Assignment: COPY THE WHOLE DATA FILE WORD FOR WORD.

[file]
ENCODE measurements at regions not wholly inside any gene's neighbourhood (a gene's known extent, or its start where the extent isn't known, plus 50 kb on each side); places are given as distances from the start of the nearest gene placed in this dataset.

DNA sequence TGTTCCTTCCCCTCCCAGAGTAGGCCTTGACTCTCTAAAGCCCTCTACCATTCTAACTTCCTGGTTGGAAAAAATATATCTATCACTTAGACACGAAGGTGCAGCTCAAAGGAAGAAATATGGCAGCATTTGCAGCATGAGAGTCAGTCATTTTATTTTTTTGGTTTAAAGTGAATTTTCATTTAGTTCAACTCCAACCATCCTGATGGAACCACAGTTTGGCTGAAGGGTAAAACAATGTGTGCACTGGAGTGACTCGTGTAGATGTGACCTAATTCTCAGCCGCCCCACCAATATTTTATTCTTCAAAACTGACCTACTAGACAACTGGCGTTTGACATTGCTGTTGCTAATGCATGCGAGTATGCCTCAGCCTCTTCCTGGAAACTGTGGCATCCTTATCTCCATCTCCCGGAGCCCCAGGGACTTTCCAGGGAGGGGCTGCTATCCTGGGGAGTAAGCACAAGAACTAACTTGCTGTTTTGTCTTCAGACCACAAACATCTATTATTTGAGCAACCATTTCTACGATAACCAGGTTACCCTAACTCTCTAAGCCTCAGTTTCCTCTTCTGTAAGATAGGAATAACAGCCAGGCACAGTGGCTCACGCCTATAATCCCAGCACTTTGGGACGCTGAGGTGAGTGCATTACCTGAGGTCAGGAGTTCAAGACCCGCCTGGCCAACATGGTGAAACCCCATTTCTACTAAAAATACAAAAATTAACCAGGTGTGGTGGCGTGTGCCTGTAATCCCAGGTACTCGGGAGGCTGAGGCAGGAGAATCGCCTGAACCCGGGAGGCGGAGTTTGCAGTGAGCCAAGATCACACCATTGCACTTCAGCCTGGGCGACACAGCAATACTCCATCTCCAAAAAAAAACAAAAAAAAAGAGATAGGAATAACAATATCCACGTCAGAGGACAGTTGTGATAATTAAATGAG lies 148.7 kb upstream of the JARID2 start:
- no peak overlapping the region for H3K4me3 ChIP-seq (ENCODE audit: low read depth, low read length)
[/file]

ENCODE measurements at regions not wholly inside any gene's neighbourhood (a gene's known extent, or its start where the extent isn't known, plus 50 kb on each side); places are given as distances from the start of the nearest gene placed in this dataset.

DNA sequence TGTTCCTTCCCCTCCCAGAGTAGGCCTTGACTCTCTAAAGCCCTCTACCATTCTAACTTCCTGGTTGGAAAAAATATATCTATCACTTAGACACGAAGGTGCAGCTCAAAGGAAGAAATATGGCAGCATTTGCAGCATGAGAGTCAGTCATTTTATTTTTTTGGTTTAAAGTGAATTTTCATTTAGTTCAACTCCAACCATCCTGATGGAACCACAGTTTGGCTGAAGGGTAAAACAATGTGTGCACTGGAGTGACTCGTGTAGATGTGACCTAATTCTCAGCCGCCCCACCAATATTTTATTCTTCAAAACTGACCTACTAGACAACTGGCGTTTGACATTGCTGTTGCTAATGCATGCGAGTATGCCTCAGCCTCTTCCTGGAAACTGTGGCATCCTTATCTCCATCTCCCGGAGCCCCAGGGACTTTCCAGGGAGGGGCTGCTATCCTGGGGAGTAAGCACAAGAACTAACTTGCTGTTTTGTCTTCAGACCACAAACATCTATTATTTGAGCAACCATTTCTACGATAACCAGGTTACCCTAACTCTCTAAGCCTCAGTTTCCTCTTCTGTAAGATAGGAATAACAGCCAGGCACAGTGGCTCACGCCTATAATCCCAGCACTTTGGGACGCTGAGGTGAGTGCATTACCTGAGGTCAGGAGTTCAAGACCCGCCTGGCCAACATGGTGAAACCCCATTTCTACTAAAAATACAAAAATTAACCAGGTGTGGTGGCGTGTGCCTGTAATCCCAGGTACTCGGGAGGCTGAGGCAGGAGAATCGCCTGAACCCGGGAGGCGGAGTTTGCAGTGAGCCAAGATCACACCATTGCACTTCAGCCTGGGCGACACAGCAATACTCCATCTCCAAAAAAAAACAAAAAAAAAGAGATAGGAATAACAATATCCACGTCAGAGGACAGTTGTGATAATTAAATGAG lies 148.7 kb upstream of the JARID2 start:
- no peak overlapping the region for H3K4me3 ChIP-seq (ENCODE audit: low read depth, low read length)